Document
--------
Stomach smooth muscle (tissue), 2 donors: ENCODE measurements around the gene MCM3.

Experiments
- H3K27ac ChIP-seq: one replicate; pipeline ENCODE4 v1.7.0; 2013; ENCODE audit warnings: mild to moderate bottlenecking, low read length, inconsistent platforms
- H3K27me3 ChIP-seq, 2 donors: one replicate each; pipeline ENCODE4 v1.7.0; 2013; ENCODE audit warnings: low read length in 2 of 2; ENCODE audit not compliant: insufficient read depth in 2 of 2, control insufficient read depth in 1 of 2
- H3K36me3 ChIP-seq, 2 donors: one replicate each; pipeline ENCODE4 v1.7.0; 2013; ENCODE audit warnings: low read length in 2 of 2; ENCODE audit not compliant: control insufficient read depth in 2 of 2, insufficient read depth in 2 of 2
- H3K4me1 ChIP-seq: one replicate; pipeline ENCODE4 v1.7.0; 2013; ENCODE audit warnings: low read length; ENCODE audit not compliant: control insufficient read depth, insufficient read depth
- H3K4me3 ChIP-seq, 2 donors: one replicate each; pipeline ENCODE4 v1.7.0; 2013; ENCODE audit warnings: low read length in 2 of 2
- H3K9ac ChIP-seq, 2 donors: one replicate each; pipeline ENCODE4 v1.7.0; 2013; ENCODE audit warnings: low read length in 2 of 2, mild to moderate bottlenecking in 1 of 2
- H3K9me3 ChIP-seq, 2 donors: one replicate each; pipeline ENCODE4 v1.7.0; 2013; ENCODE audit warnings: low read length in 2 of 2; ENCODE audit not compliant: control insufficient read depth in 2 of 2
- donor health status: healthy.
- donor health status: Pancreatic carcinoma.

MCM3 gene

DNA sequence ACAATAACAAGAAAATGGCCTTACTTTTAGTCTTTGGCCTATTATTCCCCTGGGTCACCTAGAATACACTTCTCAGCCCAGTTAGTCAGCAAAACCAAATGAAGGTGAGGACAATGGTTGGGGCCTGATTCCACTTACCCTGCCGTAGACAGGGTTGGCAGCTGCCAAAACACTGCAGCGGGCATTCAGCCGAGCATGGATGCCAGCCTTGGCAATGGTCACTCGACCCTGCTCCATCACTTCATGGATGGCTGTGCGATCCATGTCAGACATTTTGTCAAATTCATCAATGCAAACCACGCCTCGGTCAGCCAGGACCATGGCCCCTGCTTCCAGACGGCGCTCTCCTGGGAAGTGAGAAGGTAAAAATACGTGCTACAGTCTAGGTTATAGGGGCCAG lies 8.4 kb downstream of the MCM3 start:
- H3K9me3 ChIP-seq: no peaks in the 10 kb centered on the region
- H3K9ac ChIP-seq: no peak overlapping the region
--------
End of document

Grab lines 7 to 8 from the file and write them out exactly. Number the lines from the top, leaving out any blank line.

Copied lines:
- H3K4me3 ChIP-seq, 2 donors: one replicate each; pipeline ENCODE4 v1.7.0; 2013; ENCODE audit warnings: low read length in 2 of 2
- H3K9ac ChIP-seq, 2 donors: one replicate each; pipeline ENCODE4 v1.7.0; 2013; ENCODE audit warnings: low read length in 2 of 2, mild to moderate bottlenecking in 1 of 2